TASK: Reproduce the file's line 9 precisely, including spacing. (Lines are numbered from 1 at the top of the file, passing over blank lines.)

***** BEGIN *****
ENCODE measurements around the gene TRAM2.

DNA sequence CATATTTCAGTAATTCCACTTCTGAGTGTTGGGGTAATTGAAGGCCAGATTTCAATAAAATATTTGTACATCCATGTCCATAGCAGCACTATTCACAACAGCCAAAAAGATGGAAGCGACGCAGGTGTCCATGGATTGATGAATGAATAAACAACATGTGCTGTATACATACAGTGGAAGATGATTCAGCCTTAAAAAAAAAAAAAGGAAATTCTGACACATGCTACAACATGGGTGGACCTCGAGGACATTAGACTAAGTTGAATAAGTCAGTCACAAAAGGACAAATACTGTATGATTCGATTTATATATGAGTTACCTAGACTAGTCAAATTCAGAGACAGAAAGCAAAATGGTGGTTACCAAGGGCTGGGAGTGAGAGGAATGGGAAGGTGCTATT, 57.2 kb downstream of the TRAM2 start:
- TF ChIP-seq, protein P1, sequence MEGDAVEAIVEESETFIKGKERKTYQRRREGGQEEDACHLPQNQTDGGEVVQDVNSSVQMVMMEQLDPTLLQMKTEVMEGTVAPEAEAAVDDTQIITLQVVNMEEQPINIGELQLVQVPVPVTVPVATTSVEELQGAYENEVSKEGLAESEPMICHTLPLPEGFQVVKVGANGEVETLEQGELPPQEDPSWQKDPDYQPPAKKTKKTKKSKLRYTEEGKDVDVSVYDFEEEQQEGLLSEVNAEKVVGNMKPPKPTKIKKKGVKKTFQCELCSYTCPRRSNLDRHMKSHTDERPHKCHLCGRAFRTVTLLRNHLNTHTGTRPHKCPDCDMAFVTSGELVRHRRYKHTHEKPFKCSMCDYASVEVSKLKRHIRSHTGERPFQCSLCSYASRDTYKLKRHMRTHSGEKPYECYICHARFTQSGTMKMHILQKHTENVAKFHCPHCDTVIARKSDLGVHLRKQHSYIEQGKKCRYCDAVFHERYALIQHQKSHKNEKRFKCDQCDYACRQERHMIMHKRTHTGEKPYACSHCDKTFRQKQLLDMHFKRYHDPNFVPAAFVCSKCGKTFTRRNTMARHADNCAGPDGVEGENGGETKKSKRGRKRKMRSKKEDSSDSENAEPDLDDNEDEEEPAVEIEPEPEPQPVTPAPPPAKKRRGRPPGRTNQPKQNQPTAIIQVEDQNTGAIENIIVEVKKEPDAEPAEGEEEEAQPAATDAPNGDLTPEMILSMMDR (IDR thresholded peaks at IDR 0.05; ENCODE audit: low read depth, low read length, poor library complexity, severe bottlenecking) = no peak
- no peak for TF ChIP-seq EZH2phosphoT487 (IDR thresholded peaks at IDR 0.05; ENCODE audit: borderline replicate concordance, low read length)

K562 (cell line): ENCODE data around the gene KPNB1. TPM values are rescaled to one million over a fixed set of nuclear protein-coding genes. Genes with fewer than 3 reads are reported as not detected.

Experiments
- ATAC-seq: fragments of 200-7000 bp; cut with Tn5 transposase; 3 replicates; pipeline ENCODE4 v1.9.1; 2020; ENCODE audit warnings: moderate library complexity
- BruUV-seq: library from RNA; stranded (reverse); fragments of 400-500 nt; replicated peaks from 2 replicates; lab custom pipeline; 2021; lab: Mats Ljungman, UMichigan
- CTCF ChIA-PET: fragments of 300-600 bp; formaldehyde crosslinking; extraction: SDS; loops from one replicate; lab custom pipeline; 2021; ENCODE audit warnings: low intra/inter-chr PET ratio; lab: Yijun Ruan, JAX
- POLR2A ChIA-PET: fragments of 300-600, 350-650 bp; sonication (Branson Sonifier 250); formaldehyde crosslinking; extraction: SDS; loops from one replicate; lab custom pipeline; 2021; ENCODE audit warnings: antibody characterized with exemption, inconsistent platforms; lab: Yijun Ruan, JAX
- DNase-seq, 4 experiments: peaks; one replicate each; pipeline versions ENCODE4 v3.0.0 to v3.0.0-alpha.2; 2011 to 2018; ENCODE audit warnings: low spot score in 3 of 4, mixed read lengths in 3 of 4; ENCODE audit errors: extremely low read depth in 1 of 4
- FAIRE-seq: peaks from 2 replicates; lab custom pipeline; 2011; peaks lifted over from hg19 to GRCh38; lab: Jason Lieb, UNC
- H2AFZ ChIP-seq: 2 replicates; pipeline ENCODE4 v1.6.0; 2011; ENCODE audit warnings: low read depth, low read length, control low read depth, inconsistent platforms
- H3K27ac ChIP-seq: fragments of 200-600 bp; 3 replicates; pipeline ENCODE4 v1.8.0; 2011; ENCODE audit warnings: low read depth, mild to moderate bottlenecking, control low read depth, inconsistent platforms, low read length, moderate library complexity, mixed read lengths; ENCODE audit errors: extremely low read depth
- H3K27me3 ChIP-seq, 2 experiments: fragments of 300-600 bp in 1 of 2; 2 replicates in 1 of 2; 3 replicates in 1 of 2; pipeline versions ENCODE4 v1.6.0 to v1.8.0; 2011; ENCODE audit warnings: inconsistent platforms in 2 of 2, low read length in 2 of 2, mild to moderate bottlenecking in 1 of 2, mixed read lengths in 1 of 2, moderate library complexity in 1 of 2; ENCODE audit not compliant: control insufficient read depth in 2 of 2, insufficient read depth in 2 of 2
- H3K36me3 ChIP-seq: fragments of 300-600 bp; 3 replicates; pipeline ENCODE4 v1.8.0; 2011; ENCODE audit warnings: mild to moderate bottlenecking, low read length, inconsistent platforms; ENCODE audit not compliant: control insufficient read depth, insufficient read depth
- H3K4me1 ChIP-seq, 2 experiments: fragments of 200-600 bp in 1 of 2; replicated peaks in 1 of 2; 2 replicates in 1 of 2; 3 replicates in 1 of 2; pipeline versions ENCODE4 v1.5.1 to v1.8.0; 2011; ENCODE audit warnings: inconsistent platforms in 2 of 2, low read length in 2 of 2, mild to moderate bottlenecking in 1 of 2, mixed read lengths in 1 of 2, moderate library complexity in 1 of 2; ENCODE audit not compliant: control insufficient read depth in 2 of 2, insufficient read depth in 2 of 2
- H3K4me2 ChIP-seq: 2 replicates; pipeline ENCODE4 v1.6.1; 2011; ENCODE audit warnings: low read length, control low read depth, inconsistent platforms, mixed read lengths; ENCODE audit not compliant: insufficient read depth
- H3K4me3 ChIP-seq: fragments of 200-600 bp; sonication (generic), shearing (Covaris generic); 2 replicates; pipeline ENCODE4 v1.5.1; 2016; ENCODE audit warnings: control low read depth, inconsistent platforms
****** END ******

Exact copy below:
- CTCF ChIA-PET: fragments of 300-600 bp; formaldehyde crosslinking; extraction: SDS; loops from one replicate; lab custom pipeline; 2021; ENCODE audit warnings: low intra/inter-chr PET ratio; lab: Yijun Ruan, JAX